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"When I'm Not Selling Houses in Wellfleet, I'm Fishing For Stripers"

Jim

Jim Chudomel, 3Harbors Realty

Although I've been fishing most of my life, I really do not consider myself an "accomplished" fisherman.  I grew up in New York City where the fish were few and, even then, one didn't dare eat what they caught.  Having lived in Wellfleet over the past 20+ years, I have been able to learn a few things from "locals" who consider fishing a career, and work a past time. 

Wellfleet is surrounded by ocean and bay water - both breeding grounds for fish of all kinds, but especially stripers.  If you decide that you want to go after one of these great eating species.  Here are some ideas on where to begin.

First, if you are here in the spring or fall, walk the ocean shoreline with light tackle. Stick to the Oceanside unless you have access to a boat.  I'd say you need no more than 12 lb test line on light spinning gear and fanny pack to carry extras - leaders, tackle, maybe a pair of pliers.  I see so many summer folks out on the beach with extra "stout" gear (30+ lb test and 12 foot poles) and they get exhausted lugging all of that equipment around.  So if you are "throwing" tackle and not bottom fishing, then light tackle allows you to throw to spots and walk around without getting tired.  I tend to be an "active" fisherman - by that I mean I like to get my walking in at the same time I am fishing.  So I throw, work the bait in the surf, and then walk a bit.  Generally speaking, fish will hit your bait (lure) within 25 feet of the surf line, even closer as you get to the ridge line of sand and pebbles.  They love to cruise in and out of that area looking for smaller bait fish.  Besides, that close in, they are somewhat protected from the seals that have recently over wintered here in great numbers.  But that is the subject of another post - Seals - Can't live With Them, but Can Live Without Them. 

When I am throwing lures, my personal favorite is to use the rubber variety - Slug-Go is great, but there are so many others on the market now.  They are carried everywhere  and you shouldn't pay more than $10 for a package of 5.  I like them because they are cheap and effective - if I lose one to a fish - then it's not like losing a $15 painted lure.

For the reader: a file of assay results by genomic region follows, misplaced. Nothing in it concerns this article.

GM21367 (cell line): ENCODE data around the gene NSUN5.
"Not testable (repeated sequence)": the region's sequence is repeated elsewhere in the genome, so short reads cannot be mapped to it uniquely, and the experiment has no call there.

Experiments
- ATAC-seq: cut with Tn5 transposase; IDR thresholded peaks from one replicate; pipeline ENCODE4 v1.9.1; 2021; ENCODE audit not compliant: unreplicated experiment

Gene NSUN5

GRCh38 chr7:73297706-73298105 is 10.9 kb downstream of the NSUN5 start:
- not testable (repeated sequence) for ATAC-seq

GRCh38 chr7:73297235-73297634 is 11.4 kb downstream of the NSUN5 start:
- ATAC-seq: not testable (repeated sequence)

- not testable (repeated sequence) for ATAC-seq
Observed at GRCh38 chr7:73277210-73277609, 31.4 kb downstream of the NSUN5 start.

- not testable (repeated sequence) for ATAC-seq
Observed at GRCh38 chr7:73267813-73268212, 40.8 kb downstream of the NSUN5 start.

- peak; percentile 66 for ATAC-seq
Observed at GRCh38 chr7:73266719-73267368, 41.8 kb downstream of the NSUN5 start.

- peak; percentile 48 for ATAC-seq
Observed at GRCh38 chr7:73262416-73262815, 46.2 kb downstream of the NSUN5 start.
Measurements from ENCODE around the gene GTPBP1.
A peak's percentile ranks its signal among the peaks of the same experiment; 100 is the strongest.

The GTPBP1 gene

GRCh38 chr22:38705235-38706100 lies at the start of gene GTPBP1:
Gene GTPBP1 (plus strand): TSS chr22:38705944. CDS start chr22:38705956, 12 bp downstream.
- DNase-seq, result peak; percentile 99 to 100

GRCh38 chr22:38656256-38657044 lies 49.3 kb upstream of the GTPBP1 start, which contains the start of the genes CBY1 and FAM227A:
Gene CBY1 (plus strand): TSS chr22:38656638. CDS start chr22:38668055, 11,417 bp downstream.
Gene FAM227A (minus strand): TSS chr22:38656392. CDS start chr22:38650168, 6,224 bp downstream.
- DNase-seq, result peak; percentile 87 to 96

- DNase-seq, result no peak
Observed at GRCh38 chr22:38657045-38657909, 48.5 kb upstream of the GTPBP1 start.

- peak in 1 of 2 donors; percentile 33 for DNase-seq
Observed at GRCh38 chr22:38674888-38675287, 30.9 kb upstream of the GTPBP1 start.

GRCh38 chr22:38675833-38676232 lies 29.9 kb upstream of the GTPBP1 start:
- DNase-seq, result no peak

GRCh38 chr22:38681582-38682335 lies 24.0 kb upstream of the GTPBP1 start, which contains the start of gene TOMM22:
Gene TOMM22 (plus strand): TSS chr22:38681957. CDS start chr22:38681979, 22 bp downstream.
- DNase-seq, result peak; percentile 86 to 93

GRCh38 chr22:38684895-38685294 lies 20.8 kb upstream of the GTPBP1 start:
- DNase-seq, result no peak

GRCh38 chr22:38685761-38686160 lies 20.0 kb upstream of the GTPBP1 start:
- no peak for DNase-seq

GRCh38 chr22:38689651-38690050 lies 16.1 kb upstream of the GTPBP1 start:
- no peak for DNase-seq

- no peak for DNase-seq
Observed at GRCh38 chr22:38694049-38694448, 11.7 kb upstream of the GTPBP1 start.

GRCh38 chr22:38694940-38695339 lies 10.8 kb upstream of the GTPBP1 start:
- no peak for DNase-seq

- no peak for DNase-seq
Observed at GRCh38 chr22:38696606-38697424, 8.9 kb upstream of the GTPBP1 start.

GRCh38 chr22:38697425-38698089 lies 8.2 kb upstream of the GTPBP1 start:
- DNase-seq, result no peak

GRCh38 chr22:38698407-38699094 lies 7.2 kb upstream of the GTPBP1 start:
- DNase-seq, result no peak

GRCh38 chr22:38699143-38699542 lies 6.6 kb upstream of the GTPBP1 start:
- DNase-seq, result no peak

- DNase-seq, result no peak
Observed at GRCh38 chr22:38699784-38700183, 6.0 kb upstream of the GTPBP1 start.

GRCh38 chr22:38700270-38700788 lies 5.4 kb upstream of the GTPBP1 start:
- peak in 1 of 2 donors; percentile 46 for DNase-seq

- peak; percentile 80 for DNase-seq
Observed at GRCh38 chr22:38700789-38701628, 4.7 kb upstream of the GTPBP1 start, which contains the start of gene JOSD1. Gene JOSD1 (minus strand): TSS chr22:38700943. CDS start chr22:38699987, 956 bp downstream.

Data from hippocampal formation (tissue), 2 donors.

Color does make a difference and I generally use something in a light brown (Shad), with a light underside (ventral) color.  You may have to attach the rubber worm to some of the lead/hook variety (jigs), depending upon the amount of wind and the distance that you hope to carry.  I generally like to carry several jigs, starting at ½ oz and then in increments of .5 oz, right up to 2 oz.  Since each cast is different you might want to play with the weight you are using to get the bait (lure) down further into the surf - but do not over do.  Stay as light as you can.

The two factors working against you will be (besides the seal population!) the wind and the current.  Adjust your jigs accordingly.  Always fish the incoming tide.  That's not to say that you won't catch fish during the other times, but to give yourself the best opportunity fish incoming - start about 45 minutes before high tide and fish through it.  Tide charts are found everywhere on Cape Cod and especially in the local newspapers.

Once the cast is complete, allow the jig/worm to settle to the bottom.  Then in a medium reel speed, start reeling.  Stop every 3rd turn or so to twitch the rod head and make the lure speed up and then start to sink.  Generally speaking the fish will strike as the jig starts to sink.  As you get closer to the shore line - do not give up.  This area is prime for feeding fish.  Dangle the lure like you are playing with a cat and string.  Then move on unless you get a strike.  If you do get a strike, go right back to the same spot and do it all over again.

Last bit of advice for this posting - Be Prepared!  There are several varieties of fish out there when the weather warms and they become very active.  Notice I have not asked you to use a leader to connect the Slug-Go to the line.  Stripers can be very finicky and leaders can spook them.  You can use a "shock leader" - basically a leader made out of mono-filament line of higher strength - but I suggest a direct tie for the best "feel". The "Be Prepared" part of this has to do with Bluefish - the other competing species relatively abundant during the warmer weather.  Even a smaller Blue is likely to give you a heck of fight in the surf and current, with light gear.  As with any fish, just let them play out and get tired.  Then once you have them close to the surf line, on the next wave don't reel them in, just back up with the wave coming on shore.  So many fish are lost right at the surf line because fishermen want to pull them up using the pole.  Back up with the next wave, and you'll be happy with the results.  Also, part of being prepared - once your fish is flopping around on the shore, keep an eye out for Seals.  They will come out of the water to take fish.  If that happens to you, let them have it.  The National Seashore takes a dim view of humans coming in contact with sea mammals, so back off.

Good luck and enjoy the walk, it's not only about catching fish.  I'm in the Truro office of 3Harbors Realty (across from Jams).  Stop by and we can share fish stories.  JC

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